Nikolai RIMSKY-KORSAKOV (1844-108)
The Golden Cockerel, Opera in three acts
Tsar Dodon…Vladimir Feliauer
Tsarevich Guidon… Andrei Ilyushnikov
Tsarevich Afron…Vladislav Sulimsky
General Polkan…Andrei Serov
Amelfa, the housekeeper…Elena Vitman
The Astrologer…Andrei Popov
The Queen of Shemakha…Aida Garifullina
The Golden Cockerel…Kira Loginova
Artists of the Mariinsky Chorus, Ballet and extras
Mariinsky Orchestra/Valery Gergiev
Filmed at Mariinsky –II, St. Petersburg, 27 December 2014
Double play DVD package: contains Blu-ray and DVD discs
Subtitles in English, French, German and Spanish
Video format Disc 1 Blu-ray: BD5O (all regions) 16.9 HD 1080i (NTSC)
Disc 2 DVD: DVD9 (region 0) 16.9 (NTSC)
Audio formats: 24 bit 48KHz, 2.0 PCM stereo
Reviewed as Blu-ray / Stereo
MARIINSKY MAR0596 Blu-ray/DVD [119 mins]
This production of Rimsky-Korsakov’s opera is colourful, funny with some outrageous costumes and one outstanding singer but, for this reviewer, it is far too clever, clever. It’s so complicated it gets lost in its own deceits. In the end I gave up and just sat back relaxed and enjoyed the silliness, the satire and the spectacle. Goodness knows what the audience, with a significant attendance by children, made of it.
The astrologer/magician who tells and manipulates the story appears in modern dress. You might think that he looks like a powerful Russian politician of today, but I couldn’t possibly comment. Andrei Popov makes a good fist of the impossibly high-note delivery he is called upon for his role. This production’s golden cockerel is a shapely mini-skirted teenage girl with a black cloche-like hat and equipped with the essential smart mobile phone she constantly uses to photograph all the characters. She wears a backpack so fashioned that it is, itself, the golden cockerel. The Tsar’s and his quarrelsome sons’ costumes are of pantomime proportions with huge, ridiculously immense hats. Tsar Dodon, is bluntly portrayed as an oaken but rather ridiculously authoritarian figure by Vladimir Feliauer His ludicrously stuffy inept sons are sung unremarkably as might be expected in-character. Only the long-suffering General Polkan, sung with condescension and exasperated mock bravado, by Andrei Serov, seems to have some sense of reality.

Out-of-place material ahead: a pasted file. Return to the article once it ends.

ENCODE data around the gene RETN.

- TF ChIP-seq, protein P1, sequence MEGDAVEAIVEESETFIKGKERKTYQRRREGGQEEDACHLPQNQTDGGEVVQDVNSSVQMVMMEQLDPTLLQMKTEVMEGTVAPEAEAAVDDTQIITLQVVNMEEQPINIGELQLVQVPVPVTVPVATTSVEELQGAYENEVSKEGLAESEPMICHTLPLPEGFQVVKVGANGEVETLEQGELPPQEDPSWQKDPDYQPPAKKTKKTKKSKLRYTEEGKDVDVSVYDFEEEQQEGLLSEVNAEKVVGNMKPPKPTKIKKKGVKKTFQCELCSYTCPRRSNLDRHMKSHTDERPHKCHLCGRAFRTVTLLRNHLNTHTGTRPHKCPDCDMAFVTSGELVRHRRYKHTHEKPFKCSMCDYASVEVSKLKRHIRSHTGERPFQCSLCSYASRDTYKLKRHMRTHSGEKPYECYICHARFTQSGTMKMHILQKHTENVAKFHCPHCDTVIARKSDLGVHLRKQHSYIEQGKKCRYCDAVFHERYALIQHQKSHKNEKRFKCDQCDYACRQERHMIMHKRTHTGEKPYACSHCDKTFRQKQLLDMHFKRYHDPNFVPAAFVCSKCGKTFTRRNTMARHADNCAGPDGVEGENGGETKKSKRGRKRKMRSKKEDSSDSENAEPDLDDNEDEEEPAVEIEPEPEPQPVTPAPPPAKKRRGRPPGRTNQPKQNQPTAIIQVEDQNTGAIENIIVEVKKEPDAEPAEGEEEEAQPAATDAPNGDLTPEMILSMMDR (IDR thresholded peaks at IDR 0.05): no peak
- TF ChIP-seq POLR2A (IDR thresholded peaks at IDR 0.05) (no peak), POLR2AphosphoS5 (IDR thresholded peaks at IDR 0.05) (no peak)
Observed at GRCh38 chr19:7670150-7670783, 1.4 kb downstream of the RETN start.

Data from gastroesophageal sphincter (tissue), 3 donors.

Act I set in the royal palace is brightly lit with characters placed in tiers and the bemused girl/cockerel sat beneath them all. Act II set in the ravine where the defeated Tsar’s armies have fallen, has a shadowy-slithery, misty sort of atmosphere befitting the dwelling of the seductive, spellbinding Queen of Shemakha who seduces and enslaves poor Dodon. She herself, is a blonde long-haired siren in a voluptuous, red short-skirted dress. The lighting and sound design is most atmospheric. This act belongs to Aida Garifullina who is easily the star of this production, carrying off her long sinuous, sensual, tempestuous captivation of Dodon with zealous aplomb. Act III scene set back in Dodon’s city, has a garish coloured appearance for the Queen’s entrance with her freaks and the humiliated and abjectly debased Dodon.
Orchestra and chorus are good but not outstanding. The chorus seem not to be in tune with the spirit and meaning of this production. Gergiev, too, might also seem abstracted about this Cockerel; for here he does not figure in the same league as he did with his earlier Russian operatic forays.